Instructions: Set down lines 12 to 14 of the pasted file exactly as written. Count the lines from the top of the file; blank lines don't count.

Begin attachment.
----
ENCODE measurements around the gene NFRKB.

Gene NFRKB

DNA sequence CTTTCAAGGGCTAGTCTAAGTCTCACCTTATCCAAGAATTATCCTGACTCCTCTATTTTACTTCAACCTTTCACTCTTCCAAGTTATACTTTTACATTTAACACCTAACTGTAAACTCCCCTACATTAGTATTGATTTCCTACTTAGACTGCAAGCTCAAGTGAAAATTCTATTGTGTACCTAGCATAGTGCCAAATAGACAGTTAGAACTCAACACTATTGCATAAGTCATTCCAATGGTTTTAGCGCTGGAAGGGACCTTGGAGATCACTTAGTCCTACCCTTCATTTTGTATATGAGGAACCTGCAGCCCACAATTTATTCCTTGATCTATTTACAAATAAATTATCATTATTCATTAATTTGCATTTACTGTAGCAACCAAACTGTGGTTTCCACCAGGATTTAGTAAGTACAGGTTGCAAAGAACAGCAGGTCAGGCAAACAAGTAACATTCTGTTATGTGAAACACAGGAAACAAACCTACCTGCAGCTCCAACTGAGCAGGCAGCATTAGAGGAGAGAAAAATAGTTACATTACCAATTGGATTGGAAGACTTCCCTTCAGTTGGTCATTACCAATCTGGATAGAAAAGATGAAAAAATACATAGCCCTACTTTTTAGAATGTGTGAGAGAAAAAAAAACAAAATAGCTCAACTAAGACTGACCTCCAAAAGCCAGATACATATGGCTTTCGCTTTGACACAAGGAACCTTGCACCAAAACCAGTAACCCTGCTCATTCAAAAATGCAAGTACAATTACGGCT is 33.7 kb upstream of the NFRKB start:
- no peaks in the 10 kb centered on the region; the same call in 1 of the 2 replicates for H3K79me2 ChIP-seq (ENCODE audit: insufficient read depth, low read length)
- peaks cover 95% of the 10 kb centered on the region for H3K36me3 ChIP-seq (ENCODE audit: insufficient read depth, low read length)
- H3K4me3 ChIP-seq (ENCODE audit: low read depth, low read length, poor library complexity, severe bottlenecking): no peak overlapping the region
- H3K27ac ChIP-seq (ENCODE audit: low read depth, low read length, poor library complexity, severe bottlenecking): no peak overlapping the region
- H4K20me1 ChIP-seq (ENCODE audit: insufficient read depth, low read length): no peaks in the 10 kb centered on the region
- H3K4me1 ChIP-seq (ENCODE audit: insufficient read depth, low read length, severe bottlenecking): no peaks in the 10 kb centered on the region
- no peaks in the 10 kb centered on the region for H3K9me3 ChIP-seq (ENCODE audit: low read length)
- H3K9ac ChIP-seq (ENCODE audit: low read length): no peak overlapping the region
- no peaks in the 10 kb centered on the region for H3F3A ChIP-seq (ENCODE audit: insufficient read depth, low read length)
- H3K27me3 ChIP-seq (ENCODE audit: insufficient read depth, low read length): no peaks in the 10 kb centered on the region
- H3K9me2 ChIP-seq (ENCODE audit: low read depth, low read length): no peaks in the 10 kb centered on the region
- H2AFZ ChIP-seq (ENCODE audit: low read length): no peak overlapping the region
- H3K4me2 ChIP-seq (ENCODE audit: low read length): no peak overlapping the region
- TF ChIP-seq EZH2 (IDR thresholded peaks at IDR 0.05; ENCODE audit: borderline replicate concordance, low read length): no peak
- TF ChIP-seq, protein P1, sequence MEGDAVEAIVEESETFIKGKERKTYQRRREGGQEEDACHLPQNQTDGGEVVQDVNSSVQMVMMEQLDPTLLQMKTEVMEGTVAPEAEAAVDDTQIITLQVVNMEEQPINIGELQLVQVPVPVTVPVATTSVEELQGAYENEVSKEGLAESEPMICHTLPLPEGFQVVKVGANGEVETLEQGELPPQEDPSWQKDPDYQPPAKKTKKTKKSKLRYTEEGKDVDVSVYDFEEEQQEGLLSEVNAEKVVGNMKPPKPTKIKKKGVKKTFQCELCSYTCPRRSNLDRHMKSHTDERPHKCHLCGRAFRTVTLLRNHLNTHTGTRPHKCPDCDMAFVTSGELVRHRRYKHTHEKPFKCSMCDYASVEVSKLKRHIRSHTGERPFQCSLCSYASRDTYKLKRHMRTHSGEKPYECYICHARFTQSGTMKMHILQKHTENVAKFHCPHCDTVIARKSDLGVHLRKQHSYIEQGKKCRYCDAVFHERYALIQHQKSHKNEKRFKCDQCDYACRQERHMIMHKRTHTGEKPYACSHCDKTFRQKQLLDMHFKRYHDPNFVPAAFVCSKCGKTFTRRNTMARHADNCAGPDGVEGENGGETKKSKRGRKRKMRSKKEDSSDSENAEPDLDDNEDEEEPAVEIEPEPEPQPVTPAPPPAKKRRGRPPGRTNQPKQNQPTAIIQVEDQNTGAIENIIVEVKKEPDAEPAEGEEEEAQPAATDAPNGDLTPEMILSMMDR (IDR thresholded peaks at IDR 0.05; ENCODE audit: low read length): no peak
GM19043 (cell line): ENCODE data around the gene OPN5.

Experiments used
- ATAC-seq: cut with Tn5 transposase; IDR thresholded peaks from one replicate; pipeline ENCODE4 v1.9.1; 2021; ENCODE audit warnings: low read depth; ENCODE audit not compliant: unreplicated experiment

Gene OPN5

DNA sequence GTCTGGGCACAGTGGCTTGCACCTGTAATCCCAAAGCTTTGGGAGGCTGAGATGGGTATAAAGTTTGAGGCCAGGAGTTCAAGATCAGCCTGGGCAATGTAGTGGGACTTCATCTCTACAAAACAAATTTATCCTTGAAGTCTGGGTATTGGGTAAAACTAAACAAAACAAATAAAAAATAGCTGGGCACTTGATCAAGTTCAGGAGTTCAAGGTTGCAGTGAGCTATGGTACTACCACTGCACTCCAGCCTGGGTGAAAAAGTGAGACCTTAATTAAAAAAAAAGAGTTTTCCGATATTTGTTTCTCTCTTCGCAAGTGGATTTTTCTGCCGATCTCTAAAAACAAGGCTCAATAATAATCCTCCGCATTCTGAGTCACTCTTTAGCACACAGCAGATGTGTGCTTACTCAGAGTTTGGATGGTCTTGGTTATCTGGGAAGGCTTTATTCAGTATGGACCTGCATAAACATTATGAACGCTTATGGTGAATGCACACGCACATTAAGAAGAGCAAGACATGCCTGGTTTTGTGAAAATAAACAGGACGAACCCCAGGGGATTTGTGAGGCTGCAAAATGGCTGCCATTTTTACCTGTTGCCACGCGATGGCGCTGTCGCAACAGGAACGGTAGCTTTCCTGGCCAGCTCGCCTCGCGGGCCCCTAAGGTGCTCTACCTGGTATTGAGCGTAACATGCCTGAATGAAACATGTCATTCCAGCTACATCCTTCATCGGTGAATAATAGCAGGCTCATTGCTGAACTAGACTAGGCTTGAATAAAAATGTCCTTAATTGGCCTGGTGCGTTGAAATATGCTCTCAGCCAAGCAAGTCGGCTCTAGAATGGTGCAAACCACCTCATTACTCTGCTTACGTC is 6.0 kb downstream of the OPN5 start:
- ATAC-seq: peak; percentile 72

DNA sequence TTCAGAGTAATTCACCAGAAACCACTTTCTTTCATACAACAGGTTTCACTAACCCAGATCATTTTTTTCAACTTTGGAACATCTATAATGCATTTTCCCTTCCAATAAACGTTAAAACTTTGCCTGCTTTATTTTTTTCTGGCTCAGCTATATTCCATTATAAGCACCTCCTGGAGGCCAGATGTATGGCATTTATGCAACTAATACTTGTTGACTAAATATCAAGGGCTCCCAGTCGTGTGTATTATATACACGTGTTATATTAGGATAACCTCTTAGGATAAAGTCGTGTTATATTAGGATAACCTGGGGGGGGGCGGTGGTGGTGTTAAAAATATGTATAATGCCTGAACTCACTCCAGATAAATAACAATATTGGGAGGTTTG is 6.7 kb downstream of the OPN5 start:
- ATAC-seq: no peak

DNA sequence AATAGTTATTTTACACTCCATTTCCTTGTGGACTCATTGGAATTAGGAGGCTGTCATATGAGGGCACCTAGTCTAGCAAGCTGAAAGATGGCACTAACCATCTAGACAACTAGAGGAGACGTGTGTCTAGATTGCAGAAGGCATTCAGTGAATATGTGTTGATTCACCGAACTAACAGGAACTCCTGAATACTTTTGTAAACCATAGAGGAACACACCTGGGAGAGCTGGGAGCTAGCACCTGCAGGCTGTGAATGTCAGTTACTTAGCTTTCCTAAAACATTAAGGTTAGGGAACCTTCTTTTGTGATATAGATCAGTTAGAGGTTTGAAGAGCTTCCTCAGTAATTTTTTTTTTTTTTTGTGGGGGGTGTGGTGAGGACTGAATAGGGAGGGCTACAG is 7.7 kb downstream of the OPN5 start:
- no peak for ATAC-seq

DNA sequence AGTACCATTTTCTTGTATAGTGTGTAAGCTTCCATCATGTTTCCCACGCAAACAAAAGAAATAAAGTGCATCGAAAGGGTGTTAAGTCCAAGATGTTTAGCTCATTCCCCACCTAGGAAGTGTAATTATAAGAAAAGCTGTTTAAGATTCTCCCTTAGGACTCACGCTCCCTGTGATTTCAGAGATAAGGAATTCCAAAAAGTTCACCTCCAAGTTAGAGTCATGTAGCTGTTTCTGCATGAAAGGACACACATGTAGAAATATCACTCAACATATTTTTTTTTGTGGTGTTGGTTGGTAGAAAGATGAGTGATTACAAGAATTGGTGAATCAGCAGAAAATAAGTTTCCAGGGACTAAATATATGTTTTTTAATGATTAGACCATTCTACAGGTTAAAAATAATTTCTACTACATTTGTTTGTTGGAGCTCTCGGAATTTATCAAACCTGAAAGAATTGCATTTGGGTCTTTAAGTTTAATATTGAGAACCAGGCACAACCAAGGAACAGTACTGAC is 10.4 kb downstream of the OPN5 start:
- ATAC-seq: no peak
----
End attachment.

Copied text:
- no peaks in the 10 kb centered on the region for H3F3A ChIP-seq (ENCODE audit: insufficient read depth, low read length)
- H3K27me3 ChIP-seq (ENCODE audit: insufficient read depth, low read length): no peaks in the 10 kb centered on the region
- H3K9me2 ChIP-seq (ENCODE audit: low read depth, low read length): no peaks in the 10 kb centered on the region